Happy hump day!
It's so close to Friday, I can taste it.
Let's focus on the markets, even though it's been a rough day. It's best to get this over with quickly so that everyone can go enjoy a happy hour or a cozy dinner. A spoonful of sugar and all that, right?
First, Sears (SHLD) was the stock of the day for Real Money and Real Money reporter Kevin Curran has some great content over on TheStreet's sister site. Since, ya know, Sears is on the verge of bankruptcy and all of that.
Wednesday Is Weak for the Markets
TheStreet's Tony Owusu looked at some of the weakest stocks in the market on Wednesday. It's worth a read.
TheStreet's Jacob Sonenshine decided to play good cop and looked through the warriors of the sell-off.
And, yes, there is always a silver lining.
Sonenshine wrote, "On a rough day for U.S. stocks, three familiar American brand names, among a few others, are emerging as gainers on one of the biggest single-day declines for U.S. stocks in six months."
"All the major indexes are down on the day, with tech leading the losses, as the Nadsdaq (NDAQ) shed 206 points, or 2.7% by mid-afternoon trading following weaker-than-expected demand from a key auction of 10-year Treasury bonds earlier in the session. The S&P 500
General Mills Inc. (GIS) is tied for the biggest gainer on the S&P 500, jumping 2.72%, while Kohl's Corp. (KSS) is not far behind thanks to a 2.58% gain helped by a 'buy' rating from Bank of America, which has a price target of $90 per share, representing about 24% upside from its current level. Dow component Home Depot Inc. (HD) is leading the board with a 0.37% bump, perhaps in advance of an anticipated uptick in sales once Hurricane Micheal passes over the Florida Panhandle and peters out along its path to the Carolina coast.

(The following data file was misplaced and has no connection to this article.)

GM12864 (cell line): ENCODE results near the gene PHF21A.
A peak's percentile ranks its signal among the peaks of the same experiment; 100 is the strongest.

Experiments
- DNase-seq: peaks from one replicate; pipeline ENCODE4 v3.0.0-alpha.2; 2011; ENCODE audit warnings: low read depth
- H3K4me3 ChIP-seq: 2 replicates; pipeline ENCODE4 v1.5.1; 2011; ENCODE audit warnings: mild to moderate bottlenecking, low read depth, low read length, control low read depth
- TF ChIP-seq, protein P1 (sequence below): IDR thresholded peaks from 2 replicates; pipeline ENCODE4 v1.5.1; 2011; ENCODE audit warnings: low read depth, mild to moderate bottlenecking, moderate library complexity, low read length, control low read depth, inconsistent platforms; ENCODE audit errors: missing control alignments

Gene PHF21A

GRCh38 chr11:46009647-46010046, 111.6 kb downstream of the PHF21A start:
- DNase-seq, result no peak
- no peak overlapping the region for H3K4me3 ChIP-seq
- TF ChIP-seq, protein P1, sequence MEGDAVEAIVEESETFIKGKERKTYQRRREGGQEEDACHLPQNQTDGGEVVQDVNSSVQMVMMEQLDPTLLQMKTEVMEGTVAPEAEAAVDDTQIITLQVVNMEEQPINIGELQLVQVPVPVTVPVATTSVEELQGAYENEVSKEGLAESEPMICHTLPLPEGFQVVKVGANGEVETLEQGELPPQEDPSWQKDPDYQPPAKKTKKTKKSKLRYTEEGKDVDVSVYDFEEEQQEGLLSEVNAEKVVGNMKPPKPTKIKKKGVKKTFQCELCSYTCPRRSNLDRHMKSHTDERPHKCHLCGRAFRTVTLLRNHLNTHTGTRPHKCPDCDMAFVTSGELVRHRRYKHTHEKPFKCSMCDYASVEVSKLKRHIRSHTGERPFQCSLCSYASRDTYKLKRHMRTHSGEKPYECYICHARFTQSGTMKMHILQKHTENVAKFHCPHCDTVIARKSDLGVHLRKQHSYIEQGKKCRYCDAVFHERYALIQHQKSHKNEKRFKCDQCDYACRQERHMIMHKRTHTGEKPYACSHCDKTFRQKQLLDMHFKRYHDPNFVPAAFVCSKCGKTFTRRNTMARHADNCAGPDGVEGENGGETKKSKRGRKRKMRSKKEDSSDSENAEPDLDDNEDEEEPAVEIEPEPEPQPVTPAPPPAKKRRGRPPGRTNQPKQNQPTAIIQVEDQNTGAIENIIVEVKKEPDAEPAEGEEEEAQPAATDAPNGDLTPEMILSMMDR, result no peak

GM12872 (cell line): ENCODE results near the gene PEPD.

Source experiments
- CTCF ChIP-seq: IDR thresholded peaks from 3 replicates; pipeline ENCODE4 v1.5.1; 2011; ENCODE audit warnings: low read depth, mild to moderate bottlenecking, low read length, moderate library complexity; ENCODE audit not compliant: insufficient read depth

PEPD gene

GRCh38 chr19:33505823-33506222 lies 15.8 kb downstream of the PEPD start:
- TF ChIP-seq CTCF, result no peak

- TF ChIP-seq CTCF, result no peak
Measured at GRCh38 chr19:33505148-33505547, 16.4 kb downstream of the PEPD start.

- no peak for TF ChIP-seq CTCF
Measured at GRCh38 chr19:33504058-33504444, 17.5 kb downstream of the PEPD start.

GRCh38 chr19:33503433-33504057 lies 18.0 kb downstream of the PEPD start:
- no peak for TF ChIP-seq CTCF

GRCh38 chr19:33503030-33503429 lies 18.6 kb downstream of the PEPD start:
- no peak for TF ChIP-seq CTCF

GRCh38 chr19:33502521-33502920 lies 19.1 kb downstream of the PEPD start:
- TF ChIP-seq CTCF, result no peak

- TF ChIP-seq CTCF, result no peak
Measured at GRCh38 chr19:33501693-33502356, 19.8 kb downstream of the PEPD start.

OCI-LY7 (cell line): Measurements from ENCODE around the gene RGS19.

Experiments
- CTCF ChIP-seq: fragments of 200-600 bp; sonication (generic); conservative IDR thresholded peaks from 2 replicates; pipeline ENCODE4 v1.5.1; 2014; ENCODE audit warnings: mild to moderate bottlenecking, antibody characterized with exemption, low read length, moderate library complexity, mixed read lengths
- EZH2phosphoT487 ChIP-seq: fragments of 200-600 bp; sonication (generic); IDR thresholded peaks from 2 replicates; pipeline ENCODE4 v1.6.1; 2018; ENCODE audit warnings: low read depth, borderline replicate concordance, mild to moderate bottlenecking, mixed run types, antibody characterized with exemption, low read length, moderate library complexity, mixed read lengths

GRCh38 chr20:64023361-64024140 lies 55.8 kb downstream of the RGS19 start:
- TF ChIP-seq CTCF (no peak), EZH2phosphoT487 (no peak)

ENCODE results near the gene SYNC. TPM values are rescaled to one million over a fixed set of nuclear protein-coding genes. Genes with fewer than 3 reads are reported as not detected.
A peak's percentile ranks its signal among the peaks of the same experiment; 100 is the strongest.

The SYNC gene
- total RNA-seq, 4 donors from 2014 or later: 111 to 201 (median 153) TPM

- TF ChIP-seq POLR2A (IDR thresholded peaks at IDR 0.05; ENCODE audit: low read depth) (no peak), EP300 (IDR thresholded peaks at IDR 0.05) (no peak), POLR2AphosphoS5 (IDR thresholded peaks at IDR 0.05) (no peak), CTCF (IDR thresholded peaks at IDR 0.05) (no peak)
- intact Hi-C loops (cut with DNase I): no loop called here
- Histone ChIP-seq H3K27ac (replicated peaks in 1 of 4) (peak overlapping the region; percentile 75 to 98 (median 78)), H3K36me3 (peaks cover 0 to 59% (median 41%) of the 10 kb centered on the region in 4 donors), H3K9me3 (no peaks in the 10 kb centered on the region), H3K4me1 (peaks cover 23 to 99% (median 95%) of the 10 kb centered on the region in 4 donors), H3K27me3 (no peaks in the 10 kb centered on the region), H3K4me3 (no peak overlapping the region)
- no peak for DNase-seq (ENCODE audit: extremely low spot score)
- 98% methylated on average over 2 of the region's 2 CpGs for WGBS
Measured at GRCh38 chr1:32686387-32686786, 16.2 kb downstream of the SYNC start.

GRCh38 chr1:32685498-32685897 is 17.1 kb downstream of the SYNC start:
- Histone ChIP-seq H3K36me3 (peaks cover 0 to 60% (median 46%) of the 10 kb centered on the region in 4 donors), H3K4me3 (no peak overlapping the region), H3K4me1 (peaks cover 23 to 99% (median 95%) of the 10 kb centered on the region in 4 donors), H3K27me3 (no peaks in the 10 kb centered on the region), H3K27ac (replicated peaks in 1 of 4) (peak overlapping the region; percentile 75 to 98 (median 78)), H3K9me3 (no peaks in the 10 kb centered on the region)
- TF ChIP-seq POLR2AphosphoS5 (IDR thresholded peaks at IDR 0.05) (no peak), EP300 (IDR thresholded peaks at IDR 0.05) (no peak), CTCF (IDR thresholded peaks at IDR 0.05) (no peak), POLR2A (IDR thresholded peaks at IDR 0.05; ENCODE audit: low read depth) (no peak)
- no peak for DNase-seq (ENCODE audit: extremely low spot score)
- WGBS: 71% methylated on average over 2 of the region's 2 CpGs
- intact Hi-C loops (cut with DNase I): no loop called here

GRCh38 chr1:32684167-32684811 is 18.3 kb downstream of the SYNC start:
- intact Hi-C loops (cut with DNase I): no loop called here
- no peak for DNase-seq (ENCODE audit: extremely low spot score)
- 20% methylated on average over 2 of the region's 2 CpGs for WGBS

The 10-Year Bond Auction Is the Place to Be
According to TheStreet's Martin Baccardax.
The U.S. Treasury sold benchmark 10-year notes at the highest auction yield since 2011 Wednesday, Treasury data indicated, but demand for the $23 billion auction fell to lowest since February, suggesting the recent rise in global fixed income markets is failing to attract investors.
The Treasury sold $23 billion of its existing 10-year bond, maturing in 2028, with an average yield of 3.225%, the highest since May 2011. So-called direct bidders, comprised of primary dealers, hedge funds, pension investors, took 5.4% of the sale, Treasury auction data suggests, while the so-called bid-to-cover ratio, a key metric for demand, slipped to 2.39, meaning $2,390 was bid for every $1,000 worth of paper on offer. That compares to a recent average of 2.55. Earlier Wednesday, the Treasury's $36 billion auction of 3-year notes, which drew a yield of 2.898%, had the weakest bid-to-cover ratio -- 2.56 -- since July.
But really, you should just read the full story.
Jim Cramer Warns the Bulls
Jim Cramer talked with TheStreet and warned against feeling bullish during such a heavy market sell-off.
Makes sense, right?
Cramer has a well of knowledge and gave advice on real estate, Hurricane Michael and a couple of other topics.
It's well worth watching. Although, you might just think I'm promoting myself since I interview him every morning, but oh well.
Alright y'all, that's all I've got for today. Happy almost Friday.